Over recent decades, meshless and meshfree methods (e.g., the collocation method) have become popular numerical techniques for solving partial differential equations and have been beneficial while considering corrugated cardboard problems. Wang and Qian [13] proposed the meshfree stabilized collocation method (SCM) and introduced the reproducing kernel function as the approximation. Wang et al. [14] employed the meshfree radial basis collocation method (RBCM), which utilizes infinitely continuous radial basis functions (RBFs), as the approximation for the static and dynamic eigenvalue analysis of the thin functionally graded shells (FGSs) with in-plane material inhomogeneity. The buckling analysis of thin FG plates, also with in-plane material inhomogeneity, while applying radial basis collocation method (RBCM) and Hermite radial basis function collocation method (HRBCM) was discussed by Chu et al. [15]. The main advantages of the above-mentioned approaches are high accuracy and exponential convergence.
Unquestionably, many determinants affect the compression strength of the corrugated paperboard boxes [16] including the moisture content of the box [17,18], openings, ventilation holes and perforations [11,12,19], storage time and conditions [20], stacking load [21], or a very significant one—creasing. As a result of such a process, fold and perforation lines are performed and through this, the mechanical strength of the manufactured corrugated paperboard boxes is diminished.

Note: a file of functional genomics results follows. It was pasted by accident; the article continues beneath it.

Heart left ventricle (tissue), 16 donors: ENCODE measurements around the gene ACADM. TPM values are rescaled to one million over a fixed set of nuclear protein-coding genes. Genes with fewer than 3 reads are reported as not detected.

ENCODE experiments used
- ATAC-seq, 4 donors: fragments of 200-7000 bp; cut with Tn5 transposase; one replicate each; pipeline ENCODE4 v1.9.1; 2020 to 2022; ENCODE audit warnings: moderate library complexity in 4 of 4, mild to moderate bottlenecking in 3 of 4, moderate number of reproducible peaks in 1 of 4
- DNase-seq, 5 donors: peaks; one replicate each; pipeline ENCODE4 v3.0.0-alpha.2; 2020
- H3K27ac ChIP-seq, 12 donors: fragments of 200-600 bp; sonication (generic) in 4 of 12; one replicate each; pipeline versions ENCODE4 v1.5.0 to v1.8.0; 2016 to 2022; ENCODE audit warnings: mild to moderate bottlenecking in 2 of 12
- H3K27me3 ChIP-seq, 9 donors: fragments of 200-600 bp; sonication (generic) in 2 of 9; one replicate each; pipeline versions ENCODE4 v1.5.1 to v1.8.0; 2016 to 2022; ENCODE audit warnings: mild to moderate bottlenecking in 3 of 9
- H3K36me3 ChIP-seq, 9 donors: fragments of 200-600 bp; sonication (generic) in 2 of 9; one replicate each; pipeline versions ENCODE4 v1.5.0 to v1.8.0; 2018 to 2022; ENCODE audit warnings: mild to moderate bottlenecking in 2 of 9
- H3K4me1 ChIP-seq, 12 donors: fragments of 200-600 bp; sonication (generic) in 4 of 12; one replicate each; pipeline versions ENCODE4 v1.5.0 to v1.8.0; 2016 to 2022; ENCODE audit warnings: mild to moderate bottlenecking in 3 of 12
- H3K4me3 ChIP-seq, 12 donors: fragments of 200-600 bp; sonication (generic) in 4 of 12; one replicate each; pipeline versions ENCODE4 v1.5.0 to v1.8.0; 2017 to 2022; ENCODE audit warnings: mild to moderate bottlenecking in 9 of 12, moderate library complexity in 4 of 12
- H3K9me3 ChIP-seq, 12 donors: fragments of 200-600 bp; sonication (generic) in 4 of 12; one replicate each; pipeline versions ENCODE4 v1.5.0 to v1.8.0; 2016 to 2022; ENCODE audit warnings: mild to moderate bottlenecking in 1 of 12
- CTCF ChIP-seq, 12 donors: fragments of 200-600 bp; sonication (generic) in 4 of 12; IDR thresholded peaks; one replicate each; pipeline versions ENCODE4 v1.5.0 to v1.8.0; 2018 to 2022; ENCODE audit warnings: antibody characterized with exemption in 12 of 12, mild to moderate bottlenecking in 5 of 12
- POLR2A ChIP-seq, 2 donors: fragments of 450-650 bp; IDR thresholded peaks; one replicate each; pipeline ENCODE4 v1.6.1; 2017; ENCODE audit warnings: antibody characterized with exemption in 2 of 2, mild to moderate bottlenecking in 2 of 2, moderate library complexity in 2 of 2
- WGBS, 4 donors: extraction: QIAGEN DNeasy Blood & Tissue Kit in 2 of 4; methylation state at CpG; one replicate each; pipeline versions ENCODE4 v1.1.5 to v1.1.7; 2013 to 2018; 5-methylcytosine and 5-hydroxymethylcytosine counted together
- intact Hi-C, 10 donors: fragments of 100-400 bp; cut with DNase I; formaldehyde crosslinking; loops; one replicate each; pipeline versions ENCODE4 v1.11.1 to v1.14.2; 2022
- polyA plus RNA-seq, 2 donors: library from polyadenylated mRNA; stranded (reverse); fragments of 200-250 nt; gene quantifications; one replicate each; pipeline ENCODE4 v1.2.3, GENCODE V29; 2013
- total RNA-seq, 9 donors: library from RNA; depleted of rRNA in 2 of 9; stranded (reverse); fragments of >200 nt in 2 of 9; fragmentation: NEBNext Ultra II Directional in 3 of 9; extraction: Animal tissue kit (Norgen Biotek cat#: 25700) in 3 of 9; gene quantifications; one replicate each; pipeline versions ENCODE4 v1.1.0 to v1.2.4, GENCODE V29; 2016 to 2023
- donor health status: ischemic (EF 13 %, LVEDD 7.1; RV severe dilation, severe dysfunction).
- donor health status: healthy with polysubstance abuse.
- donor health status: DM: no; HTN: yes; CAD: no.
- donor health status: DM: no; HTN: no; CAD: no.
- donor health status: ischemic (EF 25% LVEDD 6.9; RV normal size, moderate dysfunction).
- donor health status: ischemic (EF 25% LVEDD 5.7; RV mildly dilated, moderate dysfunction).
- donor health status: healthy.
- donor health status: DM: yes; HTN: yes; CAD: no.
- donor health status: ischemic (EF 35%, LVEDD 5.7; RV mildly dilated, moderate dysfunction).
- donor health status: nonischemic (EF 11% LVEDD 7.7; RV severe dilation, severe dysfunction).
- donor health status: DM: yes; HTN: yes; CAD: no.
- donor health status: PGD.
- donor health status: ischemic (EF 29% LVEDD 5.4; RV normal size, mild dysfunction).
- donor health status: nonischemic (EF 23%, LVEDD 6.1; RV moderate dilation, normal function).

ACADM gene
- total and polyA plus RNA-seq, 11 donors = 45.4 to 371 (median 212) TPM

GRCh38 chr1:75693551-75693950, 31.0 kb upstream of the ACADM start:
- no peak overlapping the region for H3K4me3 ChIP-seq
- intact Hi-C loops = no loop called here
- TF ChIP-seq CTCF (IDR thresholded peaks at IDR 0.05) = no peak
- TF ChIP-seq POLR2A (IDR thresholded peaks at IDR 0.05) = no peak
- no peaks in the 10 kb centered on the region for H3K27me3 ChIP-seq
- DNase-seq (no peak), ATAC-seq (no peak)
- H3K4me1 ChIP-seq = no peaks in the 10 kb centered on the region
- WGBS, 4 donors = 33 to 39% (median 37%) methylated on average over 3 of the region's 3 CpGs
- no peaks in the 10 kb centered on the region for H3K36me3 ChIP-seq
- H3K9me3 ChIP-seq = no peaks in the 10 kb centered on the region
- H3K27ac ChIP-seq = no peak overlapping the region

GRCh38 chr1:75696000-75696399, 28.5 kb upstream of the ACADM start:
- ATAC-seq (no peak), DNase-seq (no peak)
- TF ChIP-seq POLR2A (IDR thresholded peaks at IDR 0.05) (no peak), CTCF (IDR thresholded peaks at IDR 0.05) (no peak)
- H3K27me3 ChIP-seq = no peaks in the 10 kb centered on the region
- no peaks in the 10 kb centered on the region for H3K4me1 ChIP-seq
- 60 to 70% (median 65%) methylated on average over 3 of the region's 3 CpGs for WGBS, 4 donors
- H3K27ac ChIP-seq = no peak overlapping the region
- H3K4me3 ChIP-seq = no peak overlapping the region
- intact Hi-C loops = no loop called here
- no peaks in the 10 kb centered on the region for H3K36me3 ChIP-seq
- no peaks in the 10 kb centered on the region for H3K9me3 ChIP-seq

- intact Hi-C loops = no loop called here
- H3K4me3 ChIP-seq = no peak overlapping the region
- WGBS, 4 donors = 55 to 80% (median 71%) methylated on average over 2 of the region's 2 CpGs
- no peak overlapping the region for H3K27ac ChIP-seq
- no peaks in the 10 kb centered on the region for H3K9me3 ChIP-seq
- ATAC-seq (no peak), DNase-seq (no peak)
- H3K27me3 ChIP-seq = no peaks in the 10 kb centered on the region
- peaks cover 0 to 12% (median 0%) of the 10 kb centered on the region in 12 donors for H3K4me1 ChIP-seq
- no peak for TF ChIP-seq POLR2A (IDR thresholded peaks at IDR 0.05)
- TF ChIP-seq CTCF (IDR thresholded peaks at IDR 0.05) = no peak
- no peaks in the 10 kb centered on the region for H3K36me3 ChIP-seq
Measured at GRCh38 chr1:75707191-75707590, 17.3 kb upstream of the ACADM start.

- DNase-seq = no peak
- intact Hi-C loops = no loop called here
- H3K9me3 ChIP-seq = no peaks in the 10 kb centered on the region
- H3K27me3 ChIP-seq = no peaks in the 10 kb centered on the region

A very effective, commonly applied in engineering, technique to determine the strength of the boxes is the finite element method (FEM). Thakkar et al. [22] compared the experimental and FEM numerical results to investigate the creasing impact on the local strength of corrugated paperboard; Beex and Peerlings [23], in turn, conducted physical and numerical experiments to examine the influence of creasing and subsequent folding on the mechanical properties of the laminated paperboard. A constitutive model was implemented by Giampieri et al. [24] in order to obtain the mechanical response of creased paperboard after folding. FEM simulations of paperboard creasing, which appeared to be significant from a practical standpoint, have been proposed by Domaneschi et al. [25] and Awais et al. [26]. Leminena et al. [27] performed experimental and numerical analyses to examine the influence of the creasing process during the press forming on the paperboard mechanical properties. FEM has also been involved in research raising the issue of numerical analysis in relation to transverse shear stiffness of the corrugated cardboards [28,29,30,31,32] or buckling and post-buckling phenomena [33].